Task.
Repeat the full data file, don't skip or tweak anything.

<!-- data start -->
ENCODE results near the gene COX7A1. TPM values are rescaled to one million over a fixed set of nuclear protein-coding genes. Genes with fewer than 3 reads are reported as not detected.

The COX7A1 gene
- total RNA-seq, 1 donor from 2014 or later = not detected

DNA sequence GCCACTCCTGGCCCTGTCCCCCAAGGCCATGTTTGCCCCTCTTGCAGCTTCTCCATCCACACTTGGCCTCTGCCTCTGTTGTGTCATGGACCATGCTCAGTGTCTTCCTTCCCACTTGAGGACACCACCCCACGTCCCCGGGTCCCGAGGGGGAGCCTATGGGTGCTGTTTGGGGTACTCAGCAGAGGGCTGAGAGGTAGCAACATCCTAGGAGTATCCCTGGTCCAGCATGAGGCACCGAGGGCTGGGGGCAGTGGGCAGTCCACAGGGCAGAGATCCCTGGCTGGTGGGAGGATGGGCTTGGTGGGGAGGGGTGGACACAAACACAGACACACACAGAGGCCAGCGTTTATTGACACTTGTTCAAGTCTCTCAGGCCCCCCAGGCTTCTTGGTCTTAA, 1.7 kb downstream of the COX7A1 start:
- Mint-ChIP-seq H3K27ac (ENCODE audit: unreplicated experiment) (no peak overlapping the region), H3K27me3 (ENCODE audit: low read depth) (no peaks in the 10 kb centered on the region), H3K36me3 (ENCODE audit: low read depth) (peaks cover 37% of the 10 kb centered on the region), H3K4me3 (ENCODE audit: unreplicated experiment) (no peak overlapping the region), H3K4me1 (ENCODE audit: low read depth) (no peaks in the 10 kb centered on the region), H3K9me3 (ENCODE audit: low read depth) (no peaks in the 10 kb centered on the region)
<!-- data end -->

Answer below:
ENCODE results near the gene COX7A1. TPM values are rescaled to one million over a fixed set of nuclear protein-coding genes. Genes with fewer than 3 reads are reported as not detected.

The COX7A1 gene
- total RNA-seq, 1 donor from 2014 or later = not detected

DNA sequence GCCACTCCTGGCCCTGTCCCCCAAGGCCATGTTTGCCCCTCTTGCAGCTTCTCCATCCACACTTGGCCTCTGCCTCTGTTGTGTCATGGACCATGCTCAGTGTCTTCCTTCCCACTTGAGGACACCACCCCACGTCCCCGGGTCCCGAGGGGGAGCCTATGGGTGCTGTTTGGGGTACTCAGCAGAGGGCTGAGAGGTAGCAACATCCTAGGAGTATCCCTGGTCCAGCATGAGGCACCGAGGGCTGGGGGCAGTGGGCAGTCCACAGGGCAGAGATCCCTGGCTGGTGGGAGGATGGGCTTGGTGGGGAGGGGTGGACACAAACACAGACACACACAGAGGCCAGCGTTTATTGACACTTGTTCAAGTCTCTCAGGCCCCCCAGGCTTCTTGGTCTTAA, 1.7 kb downstream of the COX7A1 start:
- Mint-ChIP-seq H3K27ac (ENCODE audit: unreplicated experiment) (no peak overlapping the region), H3K27me3 (ENCODE audit: low read depth) (no peaks in the 10 kb centered on the region), H3K36me3 (ENCODE audit: low read depth) (peaks cover 37% of the 10 kb centered on the region), H3K4me3 (ENCODE audit: unreplicated experiment) (no peak overlapping the region), H3K4me1 (ENCODE audit: low read depth) (no peaks in the 10 kb centered on the region), H3K9me3 (ENCODE audit: low read depth) (no peaks in the 10 kb centered on the region)